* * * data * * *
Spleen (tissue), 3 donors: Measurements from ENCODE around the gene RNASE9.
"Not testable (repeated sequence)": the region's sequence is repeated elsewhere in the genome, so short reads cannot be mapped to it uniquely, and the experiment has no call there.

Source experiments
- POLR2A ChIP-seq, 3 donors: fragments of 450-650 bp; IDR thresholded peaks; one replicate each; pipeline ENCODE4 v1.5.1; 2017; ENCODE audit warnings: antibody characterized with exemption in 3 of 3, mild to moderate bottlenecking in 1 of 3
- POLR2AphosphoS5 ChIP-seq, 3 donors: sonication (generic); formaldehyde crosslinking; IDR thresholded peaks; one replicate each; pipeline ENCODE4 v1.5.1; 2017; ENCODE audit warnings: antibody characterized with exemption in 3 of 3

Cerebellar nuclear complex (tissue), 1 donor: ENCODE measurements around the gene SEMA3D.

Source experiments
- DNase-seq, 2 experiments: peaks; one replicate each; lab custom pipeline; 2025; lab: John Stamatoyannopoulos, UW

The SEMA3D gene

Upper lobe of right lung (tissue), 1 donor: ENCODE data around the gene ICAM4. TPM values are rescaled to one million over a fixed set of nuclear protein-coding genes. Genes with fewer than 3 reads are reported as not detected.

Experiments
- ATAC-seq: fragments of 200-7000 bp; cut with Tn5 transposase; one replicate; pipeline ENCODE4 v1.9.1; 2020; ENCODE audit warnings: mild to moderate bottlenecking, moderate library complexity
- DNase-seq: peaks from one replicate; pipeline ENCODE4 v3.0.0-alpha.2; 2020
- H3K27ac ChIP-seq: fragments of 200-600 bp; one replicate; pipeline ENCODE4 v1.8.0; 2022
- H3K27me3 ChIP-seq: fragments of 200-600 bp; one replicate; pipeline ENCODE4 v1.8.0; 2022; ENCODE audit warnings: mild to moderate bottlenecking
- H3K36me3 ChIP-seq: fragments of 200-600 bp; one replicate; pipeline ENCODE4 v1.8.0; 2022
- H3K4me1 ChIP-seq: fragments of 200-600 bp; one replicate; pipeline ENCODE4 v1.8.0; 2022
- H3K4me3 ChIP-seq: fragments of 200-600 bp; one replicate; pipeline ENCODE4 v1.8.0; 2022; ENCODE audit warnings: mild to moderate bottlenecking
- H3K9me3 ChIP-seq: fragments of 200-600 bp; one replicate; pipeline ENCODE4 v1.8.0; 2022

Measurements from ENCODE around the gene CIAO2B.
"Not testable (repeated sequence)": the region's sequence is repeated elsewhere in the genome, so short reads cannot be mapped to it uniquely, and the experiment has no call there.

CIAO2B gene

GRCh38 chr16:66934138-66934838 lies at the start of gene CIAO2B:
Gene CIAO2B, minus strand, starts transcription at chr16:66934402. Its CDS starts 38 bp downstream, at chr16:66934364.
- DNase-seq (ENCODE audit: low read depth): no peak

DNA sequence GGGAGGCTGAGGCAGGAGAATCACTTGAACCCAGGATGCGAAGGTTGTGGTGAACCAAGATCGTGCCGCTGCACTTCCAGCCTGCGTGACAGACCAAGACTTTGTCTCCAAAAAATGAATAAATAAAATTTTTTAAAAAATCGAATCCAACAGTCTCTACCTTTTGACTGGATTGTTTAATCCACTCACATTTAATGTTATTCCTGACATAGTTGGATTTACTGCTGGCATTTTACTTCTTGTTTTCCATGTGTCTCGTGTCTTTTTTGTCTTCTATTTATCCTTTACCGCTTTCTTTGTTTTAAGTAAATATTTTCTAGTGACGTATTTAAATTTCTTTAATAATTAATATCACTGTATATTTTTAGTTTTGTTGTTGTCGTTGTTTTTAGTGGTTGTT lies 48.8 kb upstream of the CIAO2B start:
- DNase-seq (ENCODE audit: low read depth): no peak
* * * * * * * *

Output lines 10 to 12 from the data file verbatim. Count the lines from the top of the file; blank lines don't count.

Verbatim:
Upper lobe of right lung (tissue), 1 donor: ENCODE data around the gene ICAM4. TPM values are rescaled to one million over a fixed set of nuclear protein-coding genes. Genes with fewer than 3 reads are reported as not detected.

Experiments
- ATAC-seq: fragments of 200-7000 bp; cut with Tn5 transposase; one replicate; pipeline ENCODE4 v1.9.1; 2020; ENCODE audit warnings: mild to moderate bottlenecking, moderate library complexity